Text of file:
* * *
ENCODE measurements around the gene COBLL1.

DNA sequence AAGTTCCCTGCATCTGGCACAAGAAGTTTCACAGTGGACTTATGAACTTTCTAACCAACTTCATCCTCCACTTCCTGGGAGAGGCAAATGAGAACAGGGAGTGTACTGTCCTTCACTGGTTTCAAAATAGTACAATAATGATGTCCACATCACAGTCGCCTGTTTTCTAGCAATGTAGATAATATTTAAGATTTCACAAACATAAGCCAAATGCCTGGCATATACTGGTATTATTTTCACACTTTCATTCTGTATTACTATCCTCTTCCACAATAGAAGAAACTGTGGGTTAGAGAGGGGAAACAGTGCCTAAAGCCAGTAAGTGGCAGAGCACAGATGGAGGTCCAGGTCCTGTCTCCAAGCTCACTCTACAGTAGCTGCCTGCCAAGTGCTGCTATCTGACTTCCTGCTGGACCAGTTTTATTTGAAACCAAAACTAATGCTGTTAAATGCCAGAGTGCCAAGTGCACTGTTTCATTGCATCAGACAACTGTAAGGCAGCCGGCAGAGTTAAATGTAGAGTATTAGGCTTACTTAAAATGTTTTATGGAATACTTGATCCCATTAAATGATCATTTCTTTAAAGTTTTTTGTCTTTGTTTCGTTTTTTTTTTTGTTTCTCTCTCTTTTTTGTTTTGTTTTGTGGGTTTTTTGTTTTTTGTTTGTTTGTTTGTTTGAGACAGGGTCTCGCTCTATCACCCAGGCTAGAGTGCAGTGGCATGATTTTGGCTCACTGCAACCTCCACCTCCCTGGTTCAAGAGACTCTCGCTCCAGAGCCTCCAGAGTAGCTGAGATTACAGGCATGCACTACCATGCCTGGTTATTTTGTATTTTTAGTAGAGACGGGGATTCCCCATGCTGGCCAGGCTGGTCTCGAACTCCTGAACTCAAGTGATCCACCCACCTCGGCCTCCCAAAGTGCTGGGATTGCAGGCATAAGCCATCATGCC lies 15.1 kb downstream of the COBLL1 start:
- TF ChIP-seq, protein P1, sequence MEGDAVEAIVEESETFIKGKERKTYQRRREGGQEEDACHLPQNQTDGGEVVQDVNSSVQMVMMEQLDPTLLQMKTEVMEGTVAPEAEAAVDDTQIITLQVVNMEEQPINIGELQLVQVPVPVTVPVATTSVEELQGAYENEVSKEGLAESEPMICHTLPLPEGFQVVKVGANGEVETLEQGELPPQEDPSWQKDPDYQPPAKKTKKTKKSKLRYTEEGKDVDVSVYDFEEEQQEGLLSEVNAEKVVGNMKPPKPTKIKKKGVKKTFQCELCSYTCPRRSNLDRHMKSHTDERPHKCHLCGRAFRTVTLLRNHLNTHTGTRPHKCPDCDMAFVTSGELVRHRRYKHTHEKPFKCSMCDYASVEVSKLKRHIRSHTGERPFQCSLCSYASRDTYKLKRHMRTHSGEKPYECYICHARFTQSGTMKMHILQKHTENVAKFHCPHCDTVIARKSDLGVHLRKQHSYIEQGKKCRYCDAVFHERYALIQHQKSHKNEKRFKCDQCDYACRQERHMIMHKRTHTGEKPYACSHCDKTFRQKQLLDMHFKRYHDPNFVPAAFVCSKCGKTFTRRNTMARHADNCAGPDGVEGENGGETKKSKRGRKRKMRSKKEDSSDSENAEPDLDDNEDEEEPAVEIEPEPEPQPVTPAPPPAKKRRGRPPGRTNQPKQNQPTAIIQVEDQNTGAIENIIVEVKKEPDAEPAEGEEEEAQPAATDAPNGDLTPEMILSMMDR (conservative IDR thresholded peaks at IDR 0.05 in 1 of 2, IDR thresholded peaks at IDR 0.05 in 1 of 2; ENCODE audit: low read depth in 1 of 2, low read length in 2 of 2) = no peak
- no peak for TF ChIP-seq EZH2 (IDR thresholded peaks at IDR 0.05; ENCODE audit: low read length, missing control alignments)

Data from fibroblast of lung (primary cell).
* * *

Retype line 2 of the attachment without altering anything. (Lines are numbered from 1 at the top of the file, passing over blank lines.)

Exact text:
DNA sequence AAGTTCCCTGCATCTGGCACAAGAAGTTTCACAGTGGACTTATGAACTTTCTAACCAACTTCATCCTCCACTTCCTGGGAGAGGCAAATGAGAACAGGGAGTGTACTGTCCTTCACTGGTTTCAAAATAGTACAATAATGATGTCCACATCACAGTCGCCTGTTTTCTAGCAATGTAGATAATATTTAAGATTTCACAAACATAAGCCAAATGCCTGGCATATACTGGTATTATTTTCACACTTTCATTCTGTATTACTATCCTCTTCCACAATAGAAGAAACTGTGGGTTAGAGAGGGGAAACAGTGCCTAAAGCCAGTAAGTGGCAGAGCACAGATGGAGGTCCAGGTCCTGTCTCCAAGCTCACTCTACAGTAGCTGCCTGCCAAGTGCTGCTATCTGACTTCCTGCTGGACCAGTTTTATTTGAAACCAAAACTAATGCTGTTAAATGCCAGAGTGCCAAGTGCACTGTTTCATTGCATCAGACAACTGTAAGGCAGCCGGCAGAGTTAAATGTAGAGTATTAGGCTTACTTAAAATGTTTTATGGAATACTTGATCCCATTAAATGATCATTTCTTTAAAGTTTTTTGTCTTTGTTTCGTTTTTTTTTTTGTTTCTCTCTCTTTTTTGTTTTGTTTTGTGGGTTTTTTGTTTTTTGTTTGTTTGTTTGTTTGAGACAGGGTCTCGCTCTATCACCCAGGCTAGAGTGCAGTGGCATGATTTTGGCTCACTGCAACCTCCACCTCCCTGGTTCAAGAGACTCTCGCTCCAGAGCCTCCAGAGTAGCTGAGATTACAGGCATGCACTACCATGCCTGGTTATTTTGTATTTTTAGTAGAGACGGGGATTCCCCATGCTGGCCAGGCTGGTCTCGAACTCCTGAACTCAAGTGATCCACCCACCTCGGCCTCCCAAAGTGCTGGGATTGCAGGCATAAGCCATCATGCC lies 15.1 kb downstream of the COBLL1 start: